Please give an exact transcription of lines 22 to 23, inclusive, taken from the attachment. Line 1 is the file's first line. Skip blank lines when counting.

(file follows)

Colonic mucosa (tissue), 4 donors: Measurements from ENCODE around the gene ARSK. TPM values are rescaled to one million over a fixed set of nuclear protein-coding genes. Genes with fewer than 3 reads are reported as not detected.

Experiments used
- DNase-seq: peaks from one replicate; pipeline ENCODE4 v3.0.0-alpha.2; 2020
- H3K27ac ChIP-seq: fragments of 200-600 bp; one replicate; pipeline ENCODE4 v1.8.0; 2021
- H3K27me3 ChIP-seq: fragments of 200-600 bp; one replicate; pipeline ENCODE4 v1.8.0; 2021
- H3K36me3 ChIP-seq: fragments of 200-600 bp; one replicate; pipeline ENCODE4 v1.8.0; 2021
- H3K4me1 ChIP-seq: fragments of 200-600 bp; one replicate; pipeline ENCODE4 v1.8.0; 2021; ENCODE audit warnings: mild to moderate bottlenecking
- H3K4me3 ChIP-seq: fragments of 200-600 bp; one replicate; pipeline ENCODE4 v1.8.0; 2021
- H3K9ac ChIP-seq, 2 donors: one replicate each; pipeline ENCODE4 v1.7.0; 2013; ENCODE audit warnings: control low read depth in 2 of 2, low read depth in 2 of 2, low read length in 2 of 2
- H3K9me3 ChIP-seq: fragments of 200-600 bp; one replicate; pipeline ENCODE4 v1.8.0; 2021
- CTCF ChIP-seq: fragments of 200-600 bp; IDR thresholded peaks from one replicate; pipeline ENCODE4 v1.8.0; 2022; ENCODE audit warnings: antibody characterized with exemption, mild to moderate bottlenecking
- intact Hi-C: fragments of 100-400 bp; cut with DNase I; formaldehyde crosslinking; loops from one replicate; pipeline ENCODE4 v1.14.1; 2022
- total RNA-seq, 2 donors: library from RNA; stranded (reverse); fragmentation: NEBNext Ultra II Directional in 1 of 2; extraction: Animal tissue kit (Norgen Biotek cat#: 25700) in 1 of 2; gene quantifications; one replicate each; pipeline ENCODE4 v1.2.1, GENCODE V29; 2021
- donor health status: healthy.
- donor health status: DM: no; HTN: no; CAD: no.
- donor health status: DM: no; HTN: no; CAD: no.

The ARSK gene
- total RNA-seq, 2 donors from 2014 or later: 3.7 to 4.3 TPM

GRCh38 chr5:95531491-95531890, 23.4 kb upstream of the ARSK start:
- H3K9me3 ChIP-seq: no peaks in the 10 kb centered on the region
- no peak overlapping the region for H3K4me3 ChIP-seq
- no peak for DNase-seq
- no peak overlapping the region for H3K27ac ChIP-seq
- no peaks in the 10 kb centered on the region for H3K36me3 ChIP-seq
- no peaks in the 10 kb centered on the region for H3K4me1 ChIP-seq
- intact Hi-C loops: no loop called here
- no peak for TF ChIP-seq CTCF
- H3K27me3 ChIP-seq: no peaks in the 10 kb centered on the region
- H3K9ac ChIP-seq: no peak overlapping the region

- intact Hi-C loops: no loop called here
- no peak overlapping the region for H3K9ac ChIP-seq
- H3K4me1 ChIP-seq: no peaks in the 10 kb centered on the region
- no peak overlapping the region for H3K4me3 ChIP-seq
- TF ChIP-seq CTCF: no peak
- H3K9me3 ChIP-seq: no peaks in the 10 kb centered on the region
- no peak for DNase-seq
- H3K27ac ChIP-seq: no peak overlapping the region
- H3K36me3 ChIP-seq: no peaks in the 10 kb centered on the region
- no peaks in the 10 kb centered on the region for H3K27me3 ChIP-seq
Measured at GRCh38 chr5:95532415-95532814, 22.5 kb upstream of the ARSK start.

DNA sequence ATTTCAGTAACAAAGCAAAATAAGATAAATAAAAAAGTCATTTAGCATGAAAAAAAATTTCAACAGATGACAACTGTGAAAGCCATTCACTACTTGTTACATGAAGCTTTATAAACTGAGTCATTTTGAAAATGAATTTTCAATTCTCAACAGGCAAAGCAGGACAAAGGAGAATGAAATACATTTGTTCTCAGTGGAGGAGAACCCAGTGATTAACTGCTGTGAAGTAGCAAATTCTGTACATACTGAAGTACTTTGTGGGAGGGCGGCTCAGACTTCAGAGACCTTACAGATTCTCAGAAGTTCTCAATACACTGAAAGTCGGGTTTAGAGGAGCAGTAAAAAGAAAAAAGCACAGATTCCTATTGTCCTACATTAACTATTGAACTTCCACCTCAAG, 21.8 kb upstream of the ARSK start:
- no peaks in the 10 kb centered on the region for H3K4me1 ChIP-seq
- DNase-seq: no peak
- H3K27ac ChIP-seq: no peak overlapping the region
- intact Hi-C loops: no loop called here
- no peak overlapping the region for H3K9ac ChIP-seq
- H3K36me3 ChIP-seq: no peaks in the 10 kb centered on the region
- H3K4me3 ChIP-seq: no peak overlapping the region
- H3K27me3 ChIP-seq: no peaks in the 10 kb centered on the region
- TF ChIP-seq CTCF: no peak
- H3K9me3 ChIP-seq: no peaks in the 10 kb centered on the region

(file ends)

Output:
- no peak for DNase-seq
- no peak overlapping the region for H3K27ac ChIP-seq